Virgin Australia is reportedly the target of at least two private take-over bids as both the government and its major shareholders turn their backs on a bailout.
Citing sources inside government and the aviation industry, The Australian Financial Review reports that “one consortium involves a private equity investor partnered with a ‘a strategic airline investor’.”
“The other is believed to be an investment bank partnered with an Australian infrastructure investor.”
It’s suggested that one of the players is Melbourne-based BGH Capital, whose co-founders Ben Gray and Simon Harle previously led the local arm of TPG Capital – which in late 2006 was part of an audacious but ultimately failed $11 billion private equity bid to buy Qantas.
Virgin Australia CEO Paul Scurrah is said to be very keen that Virgin’s new owners would be Australian, following recent criticism over the airline being 90% held by foreign entities.
Air race for survival
Virgin’s future remains in limbo, caught between a crash landing under the weight of $5 billion in debt, or a return to the skies in a leaner, more competitive form.
On Thursday the airline extended its trading halt on the ASX “pending the release of an announcement regarding its ongoing financial assistance and restructuring alternatives.”
Scurrah has already flagged the possibility of entering into voluntary administration to onboard new investors and owners.
This would be followed by a sweeping restructure of the airline – likely sidelining the existing shareholders and wiping out most debt in the process – and transforming Virgin into a leaner, more competitive operation.
Virgin Mk II
It’s been suggested this could take the form of a domestic-only airline pared back to fewer planes and routes – but also fewer staff – while adopting a ‘hybrid’ mid-market model to compete against Qantas’ full-service offering and Jetstar’s hold on the low-cost segment.
Appointed administrators would have the power to break the lease on all six Airbus A330s, which are leased from US firms at reportedly very high prices - an arrangement that's not been helped by the weakened exchange rate.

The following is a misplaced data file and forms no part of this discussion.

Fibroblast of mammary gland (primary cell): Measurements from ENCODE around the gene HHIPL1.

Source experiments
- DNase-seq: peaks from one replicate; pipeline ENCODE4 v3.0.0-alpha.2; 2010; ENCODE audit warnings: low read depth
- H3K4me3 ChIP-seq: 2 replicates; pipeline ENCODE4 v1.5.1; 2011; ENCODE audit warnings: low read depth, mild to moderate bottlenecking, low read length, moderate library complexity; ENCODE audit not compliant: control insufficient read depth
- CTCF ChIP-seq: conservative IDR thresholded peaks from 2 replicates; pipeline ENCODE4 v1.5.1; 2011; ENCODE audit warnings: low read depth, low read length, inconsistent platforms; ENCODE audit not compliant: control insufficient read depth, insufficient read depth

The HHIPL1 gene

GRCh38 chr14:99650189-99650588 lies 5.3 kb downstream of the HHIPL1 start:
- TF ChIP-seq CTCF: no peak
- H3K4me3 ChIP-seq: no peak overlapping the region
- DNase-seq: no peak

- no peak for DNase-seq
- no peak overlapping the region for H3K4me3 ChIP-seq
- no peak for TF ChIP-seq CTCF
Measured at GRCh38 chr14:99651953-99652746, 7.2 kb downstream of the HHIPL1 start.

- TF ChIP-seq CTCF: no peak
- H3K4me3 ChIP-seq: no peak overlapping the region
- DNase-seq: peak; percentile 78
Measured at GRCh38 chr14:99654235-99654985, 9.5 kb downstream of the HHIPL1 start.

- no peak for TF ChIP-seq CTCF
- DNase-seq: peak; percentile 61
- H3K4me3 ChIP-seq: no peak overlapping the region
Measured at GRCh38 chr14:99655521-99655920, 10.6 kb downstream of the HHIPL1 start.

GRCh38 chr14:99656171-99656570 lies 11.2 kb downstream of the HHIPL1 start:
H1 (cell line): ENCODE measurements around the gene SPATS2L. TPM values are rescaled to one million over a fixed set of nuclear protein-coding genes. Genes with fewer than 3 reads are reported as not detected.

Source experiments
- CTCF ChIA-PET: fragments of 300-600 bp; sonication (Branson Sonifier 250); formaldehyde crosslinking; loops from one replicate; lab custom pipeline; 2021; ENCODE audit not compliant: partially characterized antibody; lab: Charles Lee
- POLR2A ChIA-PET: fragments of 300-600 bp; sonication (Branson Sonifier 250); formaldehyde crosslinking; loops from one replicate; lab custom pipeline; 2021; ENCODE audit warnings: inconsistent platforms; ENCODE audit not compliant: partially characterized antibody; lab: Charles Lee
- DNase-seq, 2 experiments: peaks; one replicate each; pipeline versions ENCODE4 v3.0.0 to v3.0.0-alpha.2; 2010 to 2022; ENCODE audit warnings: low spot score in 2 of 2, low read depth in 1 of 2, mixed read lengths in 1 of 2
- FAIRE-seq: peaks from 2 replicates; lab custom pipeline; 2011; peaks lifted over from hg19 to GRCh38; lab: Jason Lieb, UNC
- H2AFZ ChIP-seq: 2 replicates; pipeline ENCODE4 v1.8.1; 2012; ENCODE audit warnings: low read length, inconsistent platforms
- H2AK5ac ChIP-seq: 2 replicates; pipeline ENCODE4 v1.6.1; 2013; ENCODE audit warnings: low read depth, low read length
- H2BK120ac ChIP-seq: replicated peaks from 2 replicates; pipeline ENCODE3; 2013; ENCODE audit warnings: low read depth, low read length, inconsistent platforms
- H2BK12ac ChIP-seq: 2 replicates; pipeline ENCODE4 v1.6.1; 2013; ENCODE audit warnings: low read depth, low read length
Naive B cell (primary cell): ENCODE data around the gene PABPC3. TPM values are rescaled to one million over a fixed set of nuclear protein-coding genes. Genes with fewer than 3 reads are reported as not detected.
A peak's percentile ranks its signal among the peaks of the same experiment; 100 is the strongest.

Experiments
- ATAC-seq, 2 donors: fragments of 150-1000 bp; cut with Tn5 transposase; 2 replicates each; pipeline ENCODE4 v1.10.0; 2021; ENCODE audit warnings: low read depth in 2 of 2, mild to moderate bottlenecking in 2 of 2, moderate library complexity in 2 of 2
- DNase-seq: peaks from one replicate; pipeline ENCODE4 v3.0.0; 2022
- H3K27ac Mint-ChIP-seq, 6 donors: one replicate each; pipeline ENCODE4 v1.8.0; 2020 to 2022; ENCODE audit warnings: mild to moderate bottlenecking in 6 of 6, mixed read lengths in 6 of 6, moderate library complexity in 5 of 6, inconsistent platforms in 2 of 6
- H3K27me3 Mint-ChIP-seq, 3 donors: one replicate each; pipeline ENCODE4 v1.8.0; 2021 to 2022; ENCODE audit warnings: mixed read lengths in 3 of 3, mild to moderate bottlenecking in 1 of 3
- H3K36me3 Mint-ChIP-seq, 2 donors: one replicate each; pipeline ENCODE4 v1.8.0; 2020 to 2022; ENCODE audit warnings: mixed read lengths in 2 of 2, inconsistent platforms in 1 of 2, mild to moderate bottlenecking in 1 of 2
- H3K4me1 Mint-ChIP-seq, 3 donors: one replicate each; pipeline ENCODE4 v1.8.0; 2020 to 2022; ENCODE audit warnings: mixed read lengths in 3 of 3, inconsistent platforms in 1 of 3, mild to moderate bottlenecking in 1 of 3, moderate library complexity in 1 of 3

In February this year, after the airline posted an $88m half-year loss for July-December 2019, Scurrah commented that the A330 was not economical "when you look at its ownership costs combined with fuel performance.”
Four of Virgin’s fleet of five Boeing 777s are owned by the airline, but could be sold off or mothballed until the airline was ready to remount international flights.
However, Scurrah – like former CEO John Borghetti before him – has also voiced his belief that the airline should move towards a single model of twin-aisle jet rather than split its relatively small fleet across two types.
The airline's report for the July-December 2019 period noted at the time that a widebody fleet review was underway, with "significant cost savings available from next-generation aircraft."
No government lifeline
Virgin’s largest shareholders – Etihad Airways, Singapore Airlines, Chinese conglomerates HNA Group and Nanshan – have also ruled out pouring more money into the airline’s bottomed-out coffers, although Richard Branson’s Virgin Group could still tip some of the Brit billionaire’s pounds into keeping his cherished challenger brand in the air.
Although the Federal Government is now under-writing domestic flights by both Virgin and Qantas to the tune of $165 million, those services will operate on a break-even basis, with the government continuing to pour cold water on Virgin’s hopes of a billion-dollar bailout.
Deputy Prime Minister and Transport Minister Michael McCormack said this morning that he is “confident there is a market solution” for the embattled airline, which is fast running short of cash while waiting out the prolonged COVID-19 pandemic.
“Of course, we will remember back in 2013-14 that when Qantas were struggling, they too wanted some assistance. Fortunately, they were able to get that capital and were able to re-energise and through good management led by Alan Joyce, they were able to get their books back in the back and very healthy.”
McCormack added that "we want to see that situation for Virgin too.”
An Australian rescue package
Prime Minister Scott Morrison has also resisted calls to rescue or partially nationalise Virgin Australia, suggesting that the country’s industry superannuation funds could be part of the solution.
“The industry super funds in this country have got $3 trillion dollars worth of assets (and) here we’ve got a company that needs capital,” he told the ABC on Thursday night.
“It’s own workers have been paying into industry funds and there are funds out there, in these super funds, that could be investing in a number of companies.”
“Now, I appreciate that comes in a different risk premium, but this is their own contributors that are involved here. And I’d like to see the industry and broader superannuation funds playing a more active role in dealing with the economic issues that we’re dealing with at the moment.”